Every year — in fact, almost every day — we gain more and more power over nature and over our lives through technology.
This is true not only for individuals, but also for societies and governments throughout the world.
On the one hand, it seems as though this is progress that solves real problems (as well as problems we didn’t even know we had), and that it enhances peace and prosperity by enabling instantaneous worldwide communication and sharing of information.
On the other hand, sometimes it feels as though each new solution simultaneously makes us more vulnerable to a potentially catastrophic problem.
The more of an interdependent worldwide community we become, the more reliant we become on the technological systems that bring us together — the Internet, satellites, computers and the like.
At the same time, this reliance makes us more vulnerable to threats that may now or in the future have the ability to partially or temporarily take over (or even destroy) the systems we rely upon. Internet cables below the sea can be cut. Satellites are vulnerable to intercontinental missiles. Computers worldwide are subject to viruses we can’t erase.
A recent alert from the FBI and Department of Homeland Security warned that the destructive power of malevolent viruses is believed to already lurk in the computers that service much of our government and business sectors. These viruses may (someday) affect the functioning of our electrical grid, as well as water, aviation, nuclear and critical manufacturing sectors.
The alert focuses on a “multi-stage intrusion campaign” believed to have been placed there by Russian government actors, but we may house similar Trojan horses from N. Korea and China as well.
I suppose it’s possible, or even likely, that we have developed the same power over those and other countries. What happens if one of us moves to act and then the other responds in kind? Will human beings be able to function anywhere on the planet other than in the most rural, off-line communities that haven’t developed dependence on computers?
How did we come to this point? I don’t think it’s due to something inherently evil in technology. I believe it’s far more likely because of many things inherent in human nature.
A surprisingly large number of ordinary people engaging in perfectly normal behavior appear to play a role. They include the following:
- the careless government employee or contractor who fails to protect access to his computer or account,
- the clueless ordinary citizen who is easily scammed by responding to a phishing email or opening an attachment, allowing a virus not only to infect his computer, but to spread to every person on his contact list,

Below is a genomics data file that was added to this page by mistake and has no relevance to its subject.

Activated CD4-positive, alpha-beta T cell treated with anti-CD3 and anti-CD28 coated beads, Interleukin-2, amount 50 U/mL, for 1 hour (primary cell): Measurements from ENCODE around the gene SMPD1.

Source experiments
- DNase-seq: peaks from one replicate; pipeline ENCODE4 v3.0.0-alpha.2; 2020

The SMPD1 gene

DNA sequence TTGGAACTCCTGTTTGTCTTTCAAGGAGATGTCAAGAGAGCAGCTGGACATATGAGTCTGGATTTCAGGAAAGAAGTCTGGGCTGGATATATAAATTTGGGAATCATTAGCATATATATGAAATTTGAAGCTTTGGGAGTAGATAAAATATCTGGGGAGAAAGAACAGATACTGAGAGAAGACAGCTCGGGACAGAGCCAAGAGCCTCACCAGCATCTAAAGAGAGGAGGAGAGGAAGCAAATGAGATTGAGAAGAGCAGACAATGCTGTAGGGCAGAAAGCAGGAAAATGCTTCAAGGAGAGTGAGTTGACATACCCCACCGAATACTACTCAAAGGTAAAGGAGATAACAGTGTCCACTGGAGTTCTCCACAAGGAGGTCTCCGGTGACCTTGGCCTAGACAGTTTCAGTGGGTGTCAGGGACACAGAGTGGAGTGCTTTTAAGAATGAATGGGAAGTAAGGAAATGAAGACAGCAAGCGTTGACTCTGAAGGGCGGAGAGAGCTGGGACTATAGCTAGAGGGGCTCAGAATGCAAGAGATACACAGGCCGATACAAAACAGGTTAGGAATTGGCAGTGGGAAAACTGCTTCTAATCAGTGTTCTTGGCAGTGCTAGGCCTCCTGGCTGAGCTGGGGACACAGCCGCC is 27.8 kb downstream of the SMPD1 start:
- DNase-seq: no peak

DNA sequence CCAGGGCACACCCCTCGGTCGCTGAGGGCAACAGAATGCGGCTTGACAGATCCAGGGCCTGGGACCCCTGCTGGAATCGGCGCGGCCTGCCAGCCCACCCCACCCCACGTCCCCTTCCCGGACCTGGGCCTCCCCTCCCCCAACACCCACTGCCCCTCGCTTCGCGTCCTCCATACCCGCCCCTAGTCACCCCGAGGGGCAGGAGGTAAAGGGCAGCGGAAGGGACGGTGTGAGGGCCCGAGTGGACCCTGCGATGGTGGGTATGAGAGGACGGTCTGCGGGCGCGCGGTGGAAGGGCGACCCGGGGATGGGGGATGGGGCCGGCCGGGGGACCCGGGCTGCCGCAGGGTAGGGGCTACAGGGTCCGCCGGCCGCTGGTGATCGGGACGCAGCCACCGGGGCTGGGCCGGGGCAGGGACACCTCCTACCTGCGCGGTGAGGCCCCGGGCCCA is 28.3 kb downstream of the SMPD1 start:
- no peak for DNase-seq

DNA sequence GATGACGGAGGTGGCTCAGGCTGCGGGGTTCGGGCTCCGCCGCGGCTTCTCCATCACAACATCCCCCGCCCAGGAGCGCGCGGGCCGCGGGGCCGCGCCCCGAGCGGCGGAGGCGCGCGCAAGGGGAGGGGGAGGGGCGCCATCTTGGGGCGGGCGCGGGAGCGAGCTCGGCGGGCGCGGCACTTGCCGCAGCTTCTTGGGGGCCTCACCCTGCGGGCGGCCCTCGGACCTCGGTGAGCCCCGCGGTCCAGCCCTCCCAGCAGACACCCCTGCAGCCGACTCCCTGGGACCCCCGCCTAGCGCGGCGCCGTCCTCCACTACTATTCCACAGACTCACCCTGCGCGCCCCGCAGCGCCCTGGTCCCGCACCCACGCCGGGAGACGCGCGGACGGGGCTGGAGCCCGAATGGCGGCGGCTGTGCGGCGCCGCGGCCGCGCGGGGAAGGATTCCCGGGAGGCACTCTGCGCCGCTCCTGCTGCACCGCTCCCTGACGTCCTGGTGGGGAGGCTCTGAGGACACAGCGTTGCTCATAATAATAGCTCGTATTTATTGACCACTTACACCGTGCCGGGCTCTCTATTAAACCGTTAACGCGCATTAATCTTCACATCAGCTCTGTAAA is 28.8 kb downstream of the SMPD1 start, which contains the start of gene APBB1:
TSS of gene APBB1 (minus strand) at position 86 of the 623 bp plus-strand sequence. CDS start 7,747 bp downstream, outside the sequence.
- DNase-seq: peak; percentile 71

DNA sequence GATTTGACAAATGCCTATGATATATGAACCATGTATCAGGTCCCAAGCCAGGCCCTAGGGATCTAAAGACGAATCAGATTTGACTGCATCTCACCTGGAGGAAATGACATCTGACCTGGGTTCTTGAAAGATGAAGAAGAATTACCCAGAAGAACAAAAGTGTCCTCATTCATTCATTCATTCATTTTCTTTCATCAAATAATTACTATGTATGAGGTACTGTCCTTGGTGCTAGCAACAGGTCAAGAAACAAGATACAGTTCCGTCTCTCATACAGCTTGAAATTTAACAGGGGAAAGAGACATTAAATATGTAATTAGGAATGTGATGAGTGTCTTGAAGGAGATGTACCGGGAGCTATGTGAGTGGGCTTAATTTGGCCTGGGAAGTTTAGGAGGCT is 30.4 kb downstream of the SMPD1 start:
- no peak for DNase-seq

- the government or business employee who feels personally aggrieved over something and posts secret passwords or hacking tools online or otherwise shares critical data with outside groups like WikiLeaks,
- the agent of a rogue nation or enemy just “doing his job,” and
- the con man out to make a buck, sending viruses worldwide and demanding ransom dollars, without regard to the damage he does.
All of this is the stuff of nightmares and spy novels, but it is also, apparently, today’s reality. Major figures from the military, Congress and the press are warning us of our growing vulnerability. People in a position to know are telling us that we are not taking the dangers seriously enough.
What, if anything, can we do as individuals?
We have a voice in electing our leaders, in calling/writing/emailing members of Congress, in writing to agencies and newspapers, and in speaking about these issues with friends — not just as cocktail conversation, but in order to form and support groups that may have meaningful influence.
We may not be able to individually effect change, but we can communicate our views to those who can.
We also ought to be more careful about our personal use of technology, and rethink how much of our private information we’re willing to share in order to be able to access the convenience of the latest app or website.
Today’s (and tomorrow’s) technology enable us to do both far more good, as well as far more harm, in the world than ever before. Let us use our minds and our voices to call attention to the latter, and to share with our leaders how vulnerable we feel we’ve become as a result.